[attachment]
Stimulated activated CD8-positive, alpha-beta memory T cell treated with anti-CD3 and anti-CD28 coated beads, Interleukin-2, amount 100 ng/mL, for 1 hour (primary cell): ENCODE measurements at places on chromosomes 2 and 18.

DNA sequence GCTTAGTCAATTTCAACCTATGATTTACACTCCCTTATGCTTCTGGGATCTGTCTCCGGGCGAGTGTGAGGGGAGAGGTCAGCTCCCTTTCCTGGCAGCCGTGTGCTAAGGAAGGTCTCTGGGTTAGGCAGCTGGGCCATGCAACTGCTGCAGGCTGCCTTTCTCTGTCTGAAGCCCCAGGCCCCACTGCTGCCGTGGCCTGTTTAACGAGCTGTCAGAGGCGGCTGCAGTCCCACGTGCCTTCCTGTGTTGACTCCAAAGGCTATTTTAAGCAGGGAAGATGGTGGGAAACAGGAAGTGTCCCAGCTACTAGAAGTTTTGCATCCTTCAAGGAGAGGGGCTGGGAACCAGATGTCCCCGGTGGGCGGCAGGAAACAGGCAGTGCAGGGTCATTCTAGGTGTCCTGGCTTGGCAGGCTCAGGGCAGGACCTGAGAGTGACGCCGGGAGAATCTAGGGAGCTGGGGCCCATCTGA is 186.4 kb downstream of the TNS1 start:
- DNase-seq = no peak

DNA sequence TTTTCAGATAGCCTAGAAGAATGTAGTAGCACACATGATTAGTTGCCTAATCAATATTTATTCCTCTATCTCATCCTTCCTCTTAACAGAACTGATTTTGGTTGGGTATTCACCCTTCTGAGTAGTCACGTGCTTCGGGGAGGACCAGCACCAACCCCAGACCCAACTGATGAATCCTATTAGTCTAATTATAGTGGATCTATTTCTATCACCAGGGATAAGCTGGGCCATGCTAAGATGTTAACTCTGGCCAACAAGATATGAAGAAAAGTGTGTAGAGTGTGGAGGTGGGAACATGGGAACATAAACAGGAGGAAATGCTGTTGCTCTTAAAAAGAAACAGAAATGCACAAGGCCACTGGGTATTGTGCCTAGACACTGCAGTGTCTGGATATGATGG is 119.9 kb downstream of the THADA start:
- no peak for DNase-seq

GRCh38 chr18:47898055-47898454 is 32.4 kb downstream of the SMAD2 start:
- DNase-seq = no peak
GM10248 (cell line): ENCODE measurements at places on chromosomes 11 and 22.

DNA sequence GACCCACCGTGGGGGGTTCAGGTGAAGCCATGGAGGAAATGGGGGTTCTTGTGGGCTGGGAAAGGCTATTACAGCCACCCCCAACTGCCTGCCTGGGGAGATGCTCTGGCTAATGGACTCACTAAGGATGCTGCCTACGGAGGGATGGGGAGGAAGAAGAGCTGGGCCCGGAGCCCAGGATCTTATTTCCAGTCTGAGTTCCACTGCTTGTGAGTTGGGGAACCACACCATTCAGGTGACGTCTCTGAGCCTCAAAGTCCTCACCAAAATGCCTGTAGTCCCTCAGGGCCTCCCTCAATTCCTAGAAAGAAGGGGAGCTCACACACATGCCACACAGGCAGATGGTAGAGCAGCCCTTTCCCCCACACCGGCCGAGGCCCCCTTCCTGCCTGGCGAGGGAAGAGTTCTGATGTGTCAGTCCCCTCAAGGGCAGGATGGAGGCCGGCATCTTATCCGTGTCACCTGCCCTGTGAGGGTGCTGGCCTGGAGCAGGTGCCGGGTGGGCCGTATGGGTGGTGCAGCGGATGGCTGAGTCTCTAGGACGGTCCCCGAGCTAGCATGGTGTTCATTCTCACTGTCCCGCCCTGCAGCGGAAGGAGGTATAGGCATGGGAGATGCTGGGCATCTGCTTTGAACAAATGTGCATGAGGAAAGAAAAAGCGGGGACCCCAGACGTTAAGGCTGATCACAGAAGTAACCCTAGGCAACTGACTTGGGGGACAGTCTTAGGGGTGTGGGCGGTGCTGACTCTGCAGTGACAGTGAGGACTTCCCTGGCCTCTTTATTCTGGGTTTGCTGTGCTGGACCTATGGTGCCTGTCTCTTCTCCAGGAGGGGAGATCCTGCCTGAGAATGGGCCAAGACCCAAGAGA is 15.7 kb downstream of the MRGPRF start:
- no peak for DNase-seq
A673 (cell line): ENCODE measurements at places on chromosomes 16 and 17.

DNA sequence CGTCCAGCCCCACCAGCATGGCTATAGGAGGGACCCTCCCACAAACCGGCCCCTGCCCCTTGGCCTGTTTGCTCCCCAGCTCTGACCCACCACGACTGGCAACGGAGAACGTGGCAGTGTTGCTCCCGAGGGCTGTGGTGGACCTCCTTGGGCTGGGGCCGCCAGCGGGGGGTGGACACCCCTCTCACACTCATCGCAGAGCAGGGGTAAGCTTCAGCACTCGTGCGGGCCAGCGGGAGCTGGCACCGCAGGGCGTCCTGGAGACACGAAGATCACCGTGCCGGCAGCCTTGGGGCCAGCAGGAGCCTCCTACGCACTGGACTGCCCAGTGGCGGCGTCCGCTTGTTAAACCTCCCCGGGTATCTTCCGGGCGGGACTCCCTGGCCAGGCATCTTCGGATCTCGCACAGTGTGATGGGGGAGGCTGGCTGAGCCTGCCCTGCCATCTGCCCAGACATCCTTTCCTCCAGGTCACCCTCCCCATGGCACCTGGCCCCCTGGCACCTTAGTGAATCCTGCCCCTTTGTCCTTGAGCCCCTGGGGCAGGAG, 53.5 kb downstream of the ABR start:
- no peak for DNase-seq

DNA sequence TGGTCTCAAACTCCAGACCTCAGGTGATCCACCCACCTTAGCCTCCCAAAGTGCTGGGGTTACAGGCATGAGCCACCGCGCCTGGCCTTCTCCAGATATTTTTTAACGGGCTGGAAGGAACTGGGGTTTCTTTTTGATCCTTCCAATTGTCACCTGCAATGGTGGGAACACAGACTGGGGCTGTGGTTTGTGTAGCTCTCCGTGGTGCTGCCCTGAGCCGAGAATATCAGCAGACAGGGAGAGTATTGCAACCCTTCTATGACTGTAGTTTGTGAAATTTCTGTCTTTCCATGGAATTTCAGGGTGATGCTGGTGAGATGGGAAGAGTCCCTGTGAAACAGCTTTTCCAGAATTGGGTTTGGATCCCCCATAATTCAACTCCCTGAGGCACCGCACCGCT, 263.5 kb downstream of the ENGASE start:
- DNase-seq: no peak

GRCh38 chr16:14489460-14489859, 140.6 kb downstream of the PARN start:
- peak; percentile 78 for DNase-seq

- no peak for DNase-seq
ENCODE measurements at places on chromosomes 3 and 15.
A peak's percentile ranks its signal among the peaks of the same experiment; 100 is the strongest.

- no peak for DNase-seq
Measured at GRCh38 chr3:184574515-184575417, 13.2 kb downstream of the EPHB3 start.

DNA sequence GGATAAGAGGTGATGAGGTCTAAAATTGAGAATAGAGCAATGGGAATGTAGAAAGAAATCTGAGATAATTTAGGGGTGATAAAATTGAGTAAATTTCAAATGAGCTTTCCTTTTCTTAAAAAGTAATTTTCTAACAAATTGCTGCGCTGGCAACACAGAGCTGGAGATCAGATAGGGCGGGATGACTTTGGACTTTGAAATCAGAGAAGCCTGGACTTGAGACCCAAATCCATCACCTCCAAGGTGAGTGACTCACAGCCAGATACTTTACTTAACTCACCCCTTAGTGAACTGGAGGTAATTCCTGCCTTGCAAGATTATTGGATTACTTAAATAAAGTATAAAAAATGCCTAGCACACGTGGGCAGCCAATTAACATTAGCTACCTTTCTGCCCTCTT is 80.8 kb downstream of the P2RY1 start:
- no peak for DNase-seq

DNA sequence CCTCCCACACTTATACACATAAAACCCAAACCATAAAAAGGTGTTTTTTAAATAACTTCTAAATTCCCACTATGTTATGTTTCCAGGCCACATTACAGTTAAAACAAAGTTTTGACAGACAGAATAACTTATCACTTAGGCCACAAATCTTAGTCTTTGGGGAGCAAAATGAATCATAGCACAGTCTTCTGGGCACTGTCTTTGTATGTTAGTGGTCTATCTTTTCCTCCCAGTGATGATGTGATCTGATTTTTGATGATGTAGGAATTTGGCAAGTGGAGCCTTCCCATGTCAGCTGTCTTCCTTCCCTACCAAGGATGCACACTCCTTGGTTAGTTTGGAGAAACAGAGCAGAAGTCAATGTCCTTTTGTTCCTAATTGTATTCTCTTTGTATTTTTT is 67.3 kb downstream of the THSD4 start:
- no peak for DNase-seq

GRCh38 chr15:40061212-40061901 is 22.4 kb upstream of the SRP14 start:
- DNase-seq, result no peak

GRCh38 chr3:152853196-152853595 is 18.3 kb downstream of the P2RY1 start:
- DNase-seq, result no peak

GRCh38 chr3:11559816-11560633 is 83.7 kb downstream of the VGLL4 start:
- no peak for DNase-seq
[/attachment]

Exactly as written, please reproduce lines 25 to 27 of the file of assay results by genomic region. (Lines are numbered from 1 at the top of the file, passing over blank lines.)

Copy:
DNA sequence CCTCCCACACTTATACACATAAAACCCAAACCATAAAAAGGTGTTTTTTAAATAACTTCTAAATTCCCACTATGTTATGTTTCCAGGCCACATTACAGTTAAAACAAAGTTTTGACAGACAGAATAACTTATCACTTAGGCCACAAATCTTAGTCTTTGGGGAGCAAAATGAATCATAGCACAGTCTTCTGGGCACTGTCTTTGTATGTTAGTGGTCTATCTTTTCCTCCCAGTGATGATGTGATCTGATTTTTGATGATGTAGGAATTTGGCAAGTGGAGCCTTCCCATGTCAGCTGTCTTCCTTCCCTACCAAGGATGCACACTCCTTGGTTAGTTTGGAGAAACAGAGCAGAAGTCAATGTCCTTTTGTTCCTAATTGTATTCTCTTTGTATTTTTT is 67.3 kb downstream of the THSD4 start:
- no peak for DNase-seq

GRCh38 chr15:40061212-40061901 is 22.4 kb upstream of the SRP14 start: